Lynn

allywildrose said...

Thank you, Maggie and Lynn. I'm glad you found the post helpful, and I appreciate you stopping by.

Jess * Jessie * Jessy said...

Really good post and all those tips helped me a lot -- even though I think you did a little hand-holding. :)

Ann Aarons said...

Thanks for the advice!

allywildrose said...

Hahaha, Jess. Maybe sometimes I do a little hand holding with my authors. ;-) You are a pleasure to work with thought, and you didn't require much hand holding at all. Thanks for stopping by!

allywildrose said...

You're welcome, Ann. I am hoping to help out some editors as well as authors. :-)

Calisa Rhose said...

Great advice, Ally. Thanks for taking the time to help others. :)

Jannine Gallant said...

Guilty! Still haven't read any of my books out loud. One of these days... All good points, Ally.

Carol Henry said...

Thanks for the reminders, Ally. They will come in handy as I start edition my current WIP. :)

Ally Robertson said...

Thanks for stopping by, Calisa, Jannine, and Carol. (Jannine, I must confess, I don't always follow my own advice):-) But I'm glad you all found the tips hepful.

Anna said...

Yes, yes, and yes! Great advice. I've taken every one of your suggestions to heart when "polishing" my manuscript. Your tips are tried and true. I caught 12 additional errors (during the copy editing stage) by using the Adobe "read out loud" option on my PDF file. You rock, Ally.

Vonnie Davis ~ Romance Author said...

Very informative post, Ally. I'm spoiled in that my agent does a hard, brutal edit before she begins "shopping it out." I've learned a lot from her. I never knew I was prone to using "that" or other nonessential words. Said tags? She allows me four per book. She constantly asks me "why does he/she act this way?" In short, she makes me think. I typically submit novellas on my own. I get nervous every time I do, wondering if my product shines as much as when my agent examines every detail.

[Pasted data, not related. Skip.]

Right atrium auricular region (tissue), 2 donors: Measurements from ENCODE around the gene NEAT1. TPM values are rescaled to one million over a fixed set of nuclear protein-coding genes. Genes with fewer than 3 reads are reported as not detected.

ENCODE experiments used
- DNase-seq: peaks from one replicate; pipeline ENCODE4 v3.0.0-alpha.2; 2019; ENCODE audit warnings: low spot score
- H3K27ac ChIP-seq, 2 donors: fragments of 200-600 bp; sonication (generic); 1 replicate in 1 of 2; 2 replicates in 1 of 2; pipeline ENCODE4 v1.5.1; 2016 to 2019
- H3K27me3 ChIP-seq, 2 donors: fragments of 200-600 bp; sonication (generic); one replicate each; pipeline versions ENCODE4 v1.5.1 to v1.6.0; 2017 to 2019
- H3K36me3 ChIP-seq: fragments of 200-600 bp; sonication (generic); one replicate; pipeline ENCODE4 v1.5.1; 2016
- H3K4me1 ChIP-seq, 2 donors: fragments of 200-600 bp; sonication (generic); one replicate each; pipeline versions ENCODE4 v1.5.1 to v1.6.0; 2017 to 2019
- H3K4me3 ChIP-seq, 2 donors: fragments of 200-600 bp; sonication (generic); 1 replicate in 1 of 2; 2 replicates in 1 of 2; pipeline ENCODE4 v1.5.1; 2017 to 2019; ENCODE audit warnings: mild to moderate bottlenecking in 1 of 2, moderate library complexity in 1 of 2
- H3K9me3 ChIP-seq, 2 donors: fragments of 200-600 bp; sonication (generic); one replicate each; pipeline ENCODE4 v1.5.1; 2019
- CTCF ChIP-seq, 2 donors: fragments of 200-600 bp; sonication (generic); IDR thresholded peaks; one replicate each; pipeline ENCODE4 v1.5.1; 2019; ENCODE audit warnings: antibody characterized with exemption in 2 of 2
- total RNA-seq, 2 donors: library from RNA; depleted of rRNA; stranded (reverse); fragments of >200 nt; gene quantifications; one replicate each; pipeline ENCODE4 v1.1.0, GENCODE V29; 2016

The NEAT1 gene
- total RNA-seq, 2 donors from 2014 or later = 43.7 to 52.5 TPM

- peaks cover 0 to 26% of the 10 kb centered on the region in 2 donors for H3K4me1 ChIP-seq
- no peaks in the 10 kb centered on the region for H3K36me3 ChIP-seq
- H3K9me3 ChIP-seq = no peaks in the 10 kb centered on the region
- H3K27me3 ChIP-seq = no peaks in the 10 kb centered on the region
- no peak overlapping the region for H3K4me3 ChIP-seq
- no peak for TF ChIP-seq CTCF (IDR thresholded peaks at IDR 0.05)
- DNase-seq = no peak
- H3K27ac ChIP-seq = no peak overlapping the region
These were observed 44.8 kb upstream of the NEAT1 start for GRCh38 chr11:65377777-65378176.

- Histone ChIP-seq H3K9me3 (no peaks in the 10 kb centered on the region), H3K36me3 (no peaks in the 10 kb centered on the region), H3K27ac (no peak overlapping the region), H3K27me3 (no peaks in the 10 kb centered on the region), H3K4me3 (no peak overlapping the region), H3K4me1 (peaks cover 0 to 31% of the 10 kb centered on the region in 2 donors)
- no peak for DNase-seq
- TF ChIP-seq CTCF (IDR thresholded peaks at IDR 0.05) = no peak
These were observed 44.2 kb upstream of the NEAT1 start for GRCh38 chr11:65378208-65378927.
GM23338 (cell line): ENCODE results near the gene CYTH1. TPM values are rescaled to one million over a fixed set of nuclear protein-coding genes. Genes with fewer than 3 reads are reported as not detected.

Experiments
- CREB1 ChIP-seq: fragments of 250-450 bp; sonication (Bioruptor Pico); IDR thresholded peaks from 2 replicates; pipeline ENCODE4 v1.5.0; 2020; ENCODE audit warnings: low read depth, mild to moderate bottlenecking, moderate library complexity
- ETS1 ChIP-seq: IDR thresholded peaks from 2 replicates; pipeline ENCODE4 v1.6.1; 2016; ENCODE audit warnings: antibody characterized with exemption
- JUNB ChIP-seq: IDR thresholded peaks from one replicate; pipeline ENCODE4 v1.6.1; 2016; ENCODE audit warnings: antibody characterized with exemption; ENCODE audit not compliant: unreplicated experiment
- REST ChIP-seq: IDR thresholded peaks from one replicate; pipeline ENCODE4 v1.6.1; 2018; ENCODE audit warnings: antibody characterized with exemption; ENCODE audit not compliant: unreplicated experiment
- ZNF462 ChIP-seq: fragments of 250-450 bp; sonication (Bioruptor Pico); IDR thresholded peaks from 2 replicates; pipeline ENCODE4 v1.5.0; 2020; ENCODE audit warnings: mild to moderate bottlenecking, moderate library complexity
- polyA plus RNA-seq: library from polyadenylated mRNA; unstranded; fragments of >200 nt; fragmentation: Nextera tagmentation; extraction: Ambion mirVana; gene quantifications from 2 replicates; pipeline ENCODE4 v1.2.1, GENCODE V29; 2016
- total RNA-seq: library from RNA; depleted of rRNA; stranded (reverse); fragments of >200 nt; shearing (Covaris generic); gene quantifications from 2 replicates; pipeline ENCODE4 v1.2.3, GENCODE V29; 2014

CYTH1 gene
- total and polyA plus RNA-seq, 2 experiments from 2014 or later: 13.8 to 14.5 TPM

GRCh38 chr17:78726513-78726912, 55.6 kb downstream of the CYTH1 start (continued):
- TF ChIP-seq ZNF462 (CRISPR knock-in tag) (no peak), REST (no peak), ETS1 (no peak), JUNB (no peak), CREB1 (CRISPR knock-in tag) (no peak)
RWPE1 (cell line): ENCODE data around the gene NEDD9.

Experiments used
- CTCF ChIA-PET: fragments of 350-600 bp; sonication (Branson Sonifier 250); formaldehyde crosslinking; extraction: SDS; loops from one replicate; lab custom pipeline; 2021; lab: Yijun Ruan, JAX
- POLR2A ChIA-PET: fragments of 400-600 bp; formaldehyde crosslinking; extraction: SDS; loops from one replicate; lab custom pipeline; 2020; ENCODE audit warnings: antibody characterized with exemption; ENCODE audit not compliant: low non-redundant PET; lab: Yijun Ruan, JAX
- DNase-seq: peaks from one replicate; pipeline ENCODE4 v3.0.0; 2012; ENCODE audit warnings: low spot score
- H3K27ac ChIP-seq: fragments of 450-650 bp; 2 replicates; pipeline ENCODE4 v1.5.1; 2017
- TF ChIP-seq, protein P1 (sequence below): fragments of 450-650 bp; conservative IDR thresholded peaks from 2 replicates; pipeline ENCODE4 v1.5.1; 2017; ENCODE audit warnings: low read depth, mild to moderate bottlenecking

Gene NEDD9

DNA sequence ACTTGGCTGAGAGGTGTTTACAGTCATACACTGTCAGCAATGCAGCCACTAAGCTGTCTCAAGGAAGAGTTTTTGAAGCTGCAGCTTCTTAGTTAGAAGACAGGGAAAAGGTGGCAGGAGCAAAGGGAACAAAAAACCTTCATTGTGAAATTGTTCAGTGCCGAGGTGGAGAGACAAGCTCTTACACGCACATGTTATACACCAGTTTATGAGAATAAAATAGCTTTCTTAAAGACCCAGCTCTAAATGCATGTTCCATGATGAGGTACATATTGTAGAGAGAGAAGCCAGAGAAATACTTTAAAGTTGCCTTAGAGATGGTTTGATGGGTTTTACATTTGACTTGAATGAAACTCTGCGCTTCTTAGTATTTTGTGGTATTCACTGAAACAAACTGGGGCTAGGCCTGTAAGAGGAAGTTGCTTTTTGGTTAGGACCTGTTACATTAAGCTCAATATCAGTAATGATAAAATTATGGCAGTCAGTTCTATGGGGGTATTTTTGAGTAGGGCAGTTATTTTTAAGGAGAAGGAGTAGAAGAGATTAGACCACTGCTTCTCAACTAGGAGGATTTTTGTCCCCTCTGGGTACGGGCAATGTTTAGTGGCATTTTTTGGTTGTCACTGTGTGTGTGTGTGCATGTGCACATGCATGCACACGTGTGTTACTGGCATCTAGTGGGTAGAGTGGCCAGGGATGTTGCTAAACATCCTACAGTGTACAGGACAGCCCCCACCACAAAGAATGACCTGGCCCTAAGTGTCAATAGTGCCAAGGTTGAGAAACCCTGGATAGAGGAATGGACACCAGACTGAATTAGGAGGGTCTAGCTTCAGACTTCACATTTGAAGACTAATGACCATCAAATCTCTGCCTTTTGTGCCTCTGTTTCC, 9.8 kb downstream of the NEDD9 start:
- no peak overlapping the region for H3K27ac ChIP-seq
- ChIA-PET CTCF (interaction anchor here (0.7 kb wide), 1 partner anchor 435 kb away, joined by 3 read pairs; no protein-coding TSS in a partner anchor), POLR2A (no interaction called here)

To be a professional writer, we must present our submissions as near to perfection as we can make them. To send anything less to a publisher is an insult to them. Take pride in every detail of your submission. Again, Ally, great tips.

Ashantay said...

Excellent comments, Ally, from a super editor! I'll use the pdf read-aloud suggestion on my current ms. Thanks!

Ally Robertson said...
This comment has been removed by the author.
Ally Robertson said...

Thank you, Anna, Vonnie, Ashantay. I appreciate you stopping by. Yes, Anna, you always work so hard to polish your stories, and it defniitely pays off. They're wonderful.

You are very fortunate, Vonnie. Nice to have an agent who works with your like that.

Thanks for the kind words, Ashantay. You're a super author, so it's easy to edit you

NicDarienzo said...

Great post! Very informative and one I hope many authors and want to be authors take the time to read and think about before submitting their next project.



Joya said...

Great advice, Ally! I feel very lucky that you were my very first editor. I learned so much from you and you helped me make my book the best it could be. You know your stuff!! :)

Ally Robertson said...

Thank you, Nic. As a fellow editor, I know you understand where I'm coming from. :-)

Ally Robertson said...

Aw, how sweet, Joya. I am very flattered that you feel you learned from me. You are such a talented author, and I am honored if I played even a small role. Thanks for stopping by!

Susan JP Owens said...

Good advice, I'll heed. Thanks Ally:)

kim Hornsby said...

I remember polishing until my hands hurt to get my MS ready for you Ally! And it worked.
Great suggestions for every level writer.

Ally Robertson said...

Hi Susan and Kim. So glad my authors are stopping by to visit. :-) Yes, Kim, it did work. You did a great job on your edits.

Eliza March said...

Excellent advice. A clean start always impresses!

Karyn Good said...

Great tips, Ally! And I promise not to be too literal with my spit and polish :D

Ally Robertson said...

Thanks, Eliza. I'm glad you stopped by.

LOL, Karyn. I REALLY appreciate your thoughtfulness.